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Performance Pulsation Control Files Trade Secret Theft Lawsuit Against Sigma Drilling Technologies, Former Employee
Lawsuit seeks injunction, damages for stolen trade secrets, patent applications, competing products
 
June 30, 2017 10:00 am

DALLAS – Oilfield services and industrial equipment supplier Performance Pulsation Control Inc. (PPC) has filed a federal lawsuit and an injunction request, charging that former employee Justin Manley used confidential information and technology to start a competing business while still employed by the company.

The federal lawsuit requests a court declaration that PPC is the owner of specific trade secrets and patents that are now being used by Mr. Manley and Sigma Drilling Technologies and seeks monetary damages and attorneys’ fees. Based in Dallas and Odessa, Texas, PPC is a global designer and manufacturer of products designed to increase performance and extend the lifespan of hydraulic systems. The lawsuit names former PPC employee William Garfield, as well as Allison Manley and Pamela Goehring-Garfield as co-defendants.

According to the lawsuit filed by attorney John Palter of Dallas-based Palter Stokley Sims PLLC, Mr. Manley was employed by PPC between May 2012 and April 2016 and was part of a research and development team developing new technology for use in PPC products to improve performance of positive-displacement pump technology common in oil and gas production.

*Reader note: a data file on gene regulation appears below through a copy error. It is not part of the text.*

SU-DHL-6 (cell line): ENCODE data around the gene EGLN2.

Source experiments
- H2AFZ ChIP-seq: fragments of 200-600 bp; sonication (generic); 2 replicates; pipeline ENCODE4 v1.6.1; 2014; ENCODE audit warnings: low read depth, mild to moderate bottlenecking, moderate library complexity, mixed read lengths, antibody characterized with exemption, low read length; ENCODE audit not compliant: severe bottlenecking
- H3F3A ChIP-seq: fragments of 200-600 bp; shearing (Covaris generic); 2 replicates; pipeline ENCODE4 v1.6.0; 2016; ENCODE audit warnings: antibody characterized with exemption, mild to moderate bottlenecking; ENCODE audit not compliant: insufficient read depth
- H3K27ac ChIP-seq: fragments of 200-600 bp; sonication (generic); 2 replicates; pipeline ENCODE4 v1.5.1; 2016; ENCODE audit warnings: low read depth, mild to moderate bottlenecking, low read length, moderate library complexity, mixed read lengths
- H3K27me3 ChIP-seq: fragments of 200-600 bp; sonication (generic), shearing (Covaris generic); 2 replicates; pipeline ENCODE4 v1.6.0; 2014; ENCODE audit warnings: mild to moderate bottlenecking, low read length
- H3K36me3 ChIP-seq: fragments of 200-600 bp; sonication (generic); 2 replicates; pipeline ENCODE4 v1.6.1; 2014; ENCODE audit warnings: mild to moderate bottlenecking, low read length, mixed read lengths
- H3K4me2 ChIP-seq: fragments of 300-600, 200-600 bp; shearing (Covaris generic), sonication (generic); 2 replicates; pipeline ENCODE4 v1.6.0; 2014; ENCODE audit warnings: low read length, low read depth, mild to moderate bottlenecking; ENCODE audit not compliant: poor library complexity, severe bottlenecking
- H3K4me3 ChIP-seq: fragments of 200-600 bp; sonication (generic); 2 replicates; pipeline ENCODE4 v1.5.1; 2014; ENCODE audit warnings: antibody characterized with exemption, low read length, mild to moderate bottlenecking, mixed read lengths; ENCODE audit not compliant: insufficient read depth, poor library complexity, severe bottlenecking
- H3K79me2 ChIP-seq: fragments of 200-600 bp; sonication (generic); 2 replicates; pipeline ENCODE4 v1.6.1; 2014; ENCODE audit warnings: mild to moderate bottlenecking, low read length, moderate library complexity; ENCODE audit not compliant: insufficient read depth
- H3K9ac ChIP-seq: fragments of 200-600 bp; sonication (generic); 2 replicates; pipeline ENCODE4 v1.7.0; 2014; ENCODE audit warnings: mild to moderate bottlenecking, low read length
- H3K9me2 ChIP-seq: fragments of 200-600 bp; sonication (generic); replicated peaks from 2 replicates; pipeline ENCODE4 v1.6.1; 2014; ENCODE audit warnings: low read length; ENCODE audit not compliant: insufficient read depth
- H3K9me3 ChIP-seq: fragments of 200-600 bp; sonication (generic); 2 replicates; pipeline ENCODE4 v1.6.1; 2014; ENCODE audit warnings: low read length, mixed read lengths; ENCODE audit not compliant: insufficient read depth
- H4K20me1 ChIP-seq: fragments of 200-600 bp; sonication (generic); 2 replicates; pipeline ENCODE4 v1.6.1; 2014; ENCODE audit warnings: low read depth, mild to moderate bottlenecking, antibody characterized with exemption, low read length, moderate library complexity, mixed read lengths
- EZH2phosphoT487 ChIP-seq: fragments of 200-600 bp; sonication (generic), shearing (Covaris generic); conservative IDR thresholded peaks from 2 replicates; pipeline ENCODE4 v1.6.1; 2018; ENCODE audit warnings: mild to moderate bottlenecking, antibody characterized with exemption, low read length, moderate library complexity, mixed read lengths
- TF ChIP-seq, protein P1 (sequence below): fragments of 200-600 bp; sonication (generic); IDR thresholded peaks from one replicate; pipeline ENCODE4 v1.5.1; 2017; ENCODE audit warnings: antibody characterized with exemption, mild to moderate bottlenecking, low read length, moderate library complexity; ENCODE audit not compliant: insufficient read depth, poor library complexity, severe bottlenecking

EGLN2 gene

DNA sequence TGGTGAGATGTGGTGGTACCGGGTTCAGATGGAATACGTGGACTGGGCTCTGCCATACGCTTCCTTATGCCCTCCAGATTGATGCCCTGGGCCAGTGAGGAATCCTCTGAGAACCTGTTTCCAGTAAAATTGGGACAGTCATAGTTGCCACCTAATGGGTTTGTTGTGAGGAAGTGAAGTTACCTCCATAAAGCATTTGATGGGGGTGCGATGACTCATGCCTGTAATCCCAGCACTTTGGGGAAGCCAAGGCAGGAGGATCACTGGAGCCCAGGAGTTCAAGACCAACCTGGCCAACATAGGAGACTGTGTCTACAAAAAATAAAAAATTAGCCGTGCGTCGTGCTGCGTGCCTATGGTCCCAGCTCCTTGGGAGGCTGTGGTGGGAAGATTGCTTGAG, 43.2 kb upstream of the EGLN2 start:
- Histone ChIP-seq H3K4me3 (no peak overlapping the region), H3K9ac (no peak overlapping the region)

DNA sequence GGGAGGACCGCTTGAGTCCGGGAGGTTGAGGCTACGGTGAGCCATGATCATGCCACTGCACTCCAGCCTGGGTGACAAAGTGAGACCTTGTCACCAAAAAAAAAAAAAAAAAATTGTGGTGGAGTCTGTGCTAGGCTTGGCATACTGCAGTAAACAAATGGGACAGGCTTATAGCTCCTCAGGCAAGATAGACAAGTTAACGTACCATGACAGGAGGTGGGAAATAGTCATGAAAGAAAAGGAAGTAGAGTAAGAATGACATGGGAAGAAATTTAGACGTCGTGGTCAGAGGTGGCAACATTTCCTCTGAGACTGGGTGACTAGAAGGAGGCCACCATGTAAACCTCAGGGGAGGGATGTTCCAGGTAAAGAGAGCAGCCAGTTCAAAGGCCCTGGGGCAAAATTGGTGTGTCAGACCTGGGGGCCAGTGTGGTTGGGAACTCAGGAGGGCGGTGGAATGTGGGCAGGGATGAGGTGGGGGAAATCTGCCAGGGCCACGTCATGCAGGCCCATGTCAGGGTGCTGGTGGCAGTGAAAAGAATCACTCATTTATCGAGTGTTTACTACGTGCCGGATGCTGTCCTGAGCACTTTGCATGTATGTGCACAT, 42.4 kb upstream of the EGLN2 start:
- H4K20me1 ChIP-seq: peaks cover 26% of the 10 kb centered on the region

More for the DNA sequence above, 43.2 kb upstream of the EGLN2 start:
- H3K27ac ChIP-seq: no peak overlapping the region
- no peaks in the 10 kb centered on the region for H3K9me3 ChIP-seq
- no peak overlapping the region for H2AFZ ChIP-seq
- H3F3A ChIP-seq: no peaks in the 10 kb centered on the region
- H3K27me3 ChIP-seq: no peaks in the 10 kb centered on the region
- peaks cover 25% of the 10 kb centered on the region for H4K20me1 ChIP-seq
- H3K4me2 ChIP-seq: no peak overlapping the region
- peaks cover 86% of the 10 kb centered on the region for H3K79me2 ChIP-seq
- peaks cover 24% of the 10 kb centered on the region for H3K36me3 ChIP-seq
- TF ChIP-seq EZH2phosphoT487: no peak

The company’s employment handbook specifically instructs employees to guard the company’s confidential information and refrain from outside employment that competes with PPC or creates a conflict of interest. The lawsuit charges that Mr. Manley secretly formed Sigma Drilling Technologies while employed by PPC, using its trade secrets, marketing materials and other confidential information to compete for business. Mr. Manley even created a Twitter account for his competing business and used the account on behalf of Sigma during PPC’s work hours, according to the lawsuit.

In addition to a declaratory judgment, damages and legal fees, the lawsuit seeks rights to the defendants’ patent applications and copyrights of materials and products based on PPC’s proprietary information, including Sigma’s “Maintenance-Free Cellular Conversion Kit” and a pump baffling system marketed as the “Acoustic Assassin.”

The case is Performance Pulsation Control v Sigma Drilling Technologies et al., filed in U.S. District Court for the Eastern District of Texas. For more information, visit http://www.pulsationcontrol.com/.

For more information, contact Robert Tharp at 214-559-4630 or robert@androvett.com


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